Unknown substance attacks!
June 19, 2011 4:03 PM   Subscribe

[CarDetailingFilter]Just finished washing the wife's car. There is an odd substance on the back windshield and on the passenger side rear quarter panel. Not sure how to get it off. Details inside...

The substance is somewhere between glue and gum. It is slightly tacky to the touch, and has not come off easily with a bristle brush (quarter panel) or razor (windshield). Instead of coming off how I would expect gum to come off, it only comes off in small pieces/flakes. What could I spray on or apply to get this off?
posted by kuanes to Travel & Transportation (8 answers total)
Is it tree sap? You could try Goof-Off, but test it somewhere inconspicuous first to make sure it won't damage the finish on the quarter panel.
posted by COD at 4:14 PM on June 19, 2011

Rubbing alcohol is great for removing sticky things. You could also try nail polish remover with acetone. Try both in an inconspicuous spot, as COD suggests.
posted by two lights above the sea at 4:33 PM on June 19, 2011

Response by poster: I was thinking isopropyl alcohol, but am concerned about what it will do to the clear coat or paint. Not sure where an inconspicuous place is, either. Maybe the door frame (with the door open)?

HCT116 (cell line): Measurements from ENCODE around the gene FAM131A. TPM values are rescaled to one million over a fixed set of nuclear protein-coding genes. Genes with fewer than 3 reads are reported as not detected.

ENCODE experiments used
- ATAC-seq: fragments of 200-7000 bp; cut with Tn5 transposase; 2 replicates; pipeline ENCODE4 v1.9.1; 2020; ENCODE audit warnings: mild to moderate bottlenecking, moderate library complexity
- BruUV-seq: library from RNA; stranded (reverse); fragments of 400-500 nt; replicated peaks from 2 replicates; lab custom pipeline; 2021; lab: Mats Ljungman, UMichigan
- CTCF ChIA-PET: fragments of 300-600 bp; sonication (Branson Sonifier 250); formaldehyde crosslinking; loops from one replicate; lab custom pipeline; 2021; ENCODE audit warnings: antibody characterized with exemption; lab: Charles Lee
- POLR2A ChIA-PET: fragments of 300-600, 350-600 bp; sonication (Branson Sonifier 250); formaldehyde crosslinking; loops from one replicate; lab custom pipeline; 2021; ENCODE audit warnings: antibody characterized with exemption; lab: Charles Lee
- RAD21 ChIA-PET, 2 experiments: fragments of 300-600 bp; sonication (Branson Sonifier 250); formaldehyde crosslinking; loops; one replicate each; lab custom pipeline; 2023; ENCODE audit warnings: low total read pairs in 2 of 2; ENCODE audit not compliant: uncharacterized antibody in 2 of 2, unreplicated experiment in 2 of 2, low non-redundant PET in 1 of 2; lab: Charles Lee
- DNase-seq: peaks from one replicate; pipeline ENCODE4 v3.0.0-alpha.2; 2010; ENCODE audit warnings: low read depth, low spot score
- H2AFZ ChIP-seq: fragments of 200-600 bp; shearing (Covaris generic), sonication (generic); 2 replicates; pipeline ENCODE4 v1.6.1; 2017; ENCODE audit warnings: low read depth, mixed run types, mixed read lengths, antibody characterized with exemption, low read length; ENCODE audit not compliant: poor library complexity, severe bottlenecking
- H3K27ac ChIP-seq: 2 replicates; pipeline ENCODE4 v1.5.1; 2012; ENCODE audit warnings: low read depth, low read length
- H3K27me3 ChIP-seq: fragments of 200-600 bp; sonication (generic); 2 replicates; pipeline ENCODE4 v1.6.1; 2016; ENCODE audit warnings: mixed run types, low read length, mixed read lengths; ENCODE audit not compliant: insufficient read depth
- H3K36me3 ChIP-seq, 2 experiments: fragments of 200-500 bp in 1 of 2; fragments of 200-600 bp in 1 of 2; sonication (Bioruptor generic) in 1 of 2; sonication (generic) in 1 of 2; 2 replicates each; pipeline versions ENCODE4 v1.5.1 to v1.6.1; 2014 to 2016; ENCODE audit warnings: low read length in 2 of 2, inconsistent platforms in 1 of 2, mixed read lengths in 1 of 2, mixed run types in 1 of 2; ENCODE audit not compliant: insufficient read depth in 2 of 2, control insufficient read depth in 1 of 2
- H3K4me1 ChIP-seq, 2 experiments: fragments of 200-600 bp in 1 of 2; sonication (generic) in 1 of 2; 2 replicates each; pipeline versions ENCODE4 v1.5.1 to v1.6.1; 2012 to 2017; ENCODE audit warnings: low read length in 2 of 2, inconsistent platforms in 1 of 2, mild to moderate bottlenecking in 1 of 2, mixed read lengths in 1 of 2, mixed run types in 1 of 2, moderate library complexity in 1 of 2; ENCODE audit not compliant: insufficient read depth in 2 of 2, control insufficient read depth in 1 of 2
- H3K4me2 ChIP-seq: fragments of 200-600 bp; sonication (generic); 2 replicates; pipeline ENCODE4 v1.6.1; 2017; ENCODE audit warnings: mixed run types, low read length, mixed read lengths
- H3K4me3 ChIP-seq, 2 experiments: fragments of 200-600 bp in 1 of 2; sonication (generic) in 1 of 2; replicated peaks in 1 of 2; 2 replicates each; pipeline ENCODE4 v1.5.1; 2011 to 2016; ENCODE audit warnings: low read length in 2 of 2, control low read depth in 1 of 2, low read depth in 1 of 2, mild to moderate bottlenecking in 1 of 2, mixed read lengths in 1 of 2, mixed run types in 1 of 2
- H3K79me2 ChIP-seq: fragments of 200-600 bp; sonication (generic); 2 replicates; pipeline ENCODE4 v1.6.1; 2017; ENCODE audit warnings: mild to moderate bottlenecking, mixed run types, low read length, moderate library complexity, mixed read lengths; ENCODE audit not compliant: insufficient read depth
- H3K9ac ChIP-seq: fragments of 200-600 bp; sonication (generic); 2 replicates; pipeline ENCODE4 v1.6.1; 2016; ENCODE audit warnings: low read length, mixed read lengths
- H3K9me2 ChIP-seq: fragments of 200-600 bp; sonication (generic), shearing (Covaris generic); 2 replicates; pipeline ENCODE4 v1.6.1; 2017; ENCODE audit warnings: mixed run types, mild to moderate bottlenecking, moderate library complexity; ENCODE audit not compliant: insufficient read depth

I don't think it's tree sap. We live in central VA, and there's not much putting out a sap at this time.
posted by kuanes at 4:38 PM on June 19, 2011

Alcohol can damage car finishes as you suspect, and acetone is even more likely to be a problem. Either should be okay on the glass, but I wouldn't risk it elsewhere.
posted by jon1270 at 4:53 PM on June 19, 2011

I use a product called Bug and Tar. The one we have is ok to use on paint.
posted by Knowyournuts at 5:50 PM on June 19, 2011

Best answer: Secret Detailer Fact: plain-Jane WD-40 is a cheap and near-miraculous road tar remover that is safe on car surfaces.
posted by Civil_Disobedient at 6:07 PM on June 19, 2011

Best answer: You can use lighter fluid to remove sticky substances too. It really does work wonders, and evaporates instead of leaving an oily residue like some other goo removers do. I might have used it on a painted surface before, but I can't recall for sure, so you'd want to try it on an inconspicuous area first.
posted by youngergirl44 at 12:20 AM on June 20, 2011

Aphids are probably the cause of this. Removal is apparently possible with WD-40 or a goo-gone type substance if its still a fresh dropping. In some cases where it sits there for a long time, it can get embedded in the clear coat, making it effectively impossible to remove (and will involve polishing, possibly repainting).
posted by ijoyner at 9:34 AM on June 20, 2011

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